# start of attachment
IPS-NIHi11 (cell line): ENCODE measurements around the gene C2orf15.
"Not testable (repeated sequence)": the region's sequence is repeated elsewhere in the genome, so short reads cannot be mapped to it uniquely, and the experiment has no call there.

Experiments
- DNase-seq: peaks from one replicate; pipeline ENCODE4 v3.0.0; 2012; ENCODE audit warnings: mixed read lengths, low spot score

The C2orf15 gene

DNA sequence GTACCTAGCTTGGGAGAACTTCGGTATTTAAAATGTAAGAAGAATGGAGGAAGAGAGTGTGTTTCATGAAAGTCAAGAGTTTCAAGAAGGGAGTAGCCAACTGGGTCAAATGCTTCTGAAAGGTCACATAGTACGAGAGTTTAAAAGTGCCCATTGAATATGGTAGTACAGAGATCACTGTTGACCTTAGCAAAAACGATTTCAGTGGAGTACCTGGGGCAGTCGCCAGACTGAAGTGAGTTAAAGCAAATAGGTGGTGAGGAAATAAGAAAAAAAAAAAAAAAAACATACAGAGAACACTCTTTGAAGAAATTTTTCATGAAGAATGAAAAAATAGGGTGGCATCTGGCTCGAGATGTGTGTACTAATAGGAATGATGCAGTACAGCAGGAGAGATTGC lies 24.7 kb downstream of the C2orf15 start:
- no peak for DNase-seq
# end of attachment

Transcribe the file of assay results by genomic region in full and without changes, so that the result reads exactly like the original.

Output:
IPS-NIHi11 (cell line): ENCODE measurements around the gene C2orf15.
"Not testable (repeated sequence)": the region's sequence is repeated elsewhere in the genome, so short reads cannot be mapped to it uniquely, and the experiment has no call there.

Experiments
- DNase-seq: peaks from one replicate; pipeline ENCODE4 v3.0.0; 2012; ENCODE audit warnings: mixed read lengths, low spot score

The C2orf15 gene

DNA sequence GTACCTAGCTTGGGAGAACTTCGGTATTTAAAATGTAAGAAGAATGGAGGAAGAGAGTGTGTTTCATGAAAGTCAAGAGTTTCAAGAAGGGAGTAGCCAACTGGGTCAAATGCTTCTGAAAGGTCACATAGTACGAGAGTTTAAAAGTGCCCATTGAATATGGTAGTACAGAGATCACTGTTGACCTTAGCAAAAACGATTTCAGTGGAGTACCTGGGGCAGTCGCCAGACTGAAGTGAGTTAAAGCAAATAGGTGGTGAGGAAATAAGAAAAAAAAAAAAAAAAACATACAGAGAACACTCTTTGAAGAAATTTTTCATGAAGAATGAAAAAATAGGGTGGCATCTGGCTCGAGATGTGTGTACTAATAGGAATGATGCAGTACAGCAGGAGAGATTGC lies 24.7 kb downstream of the C2orf15 start:
- no peak for DNase-seq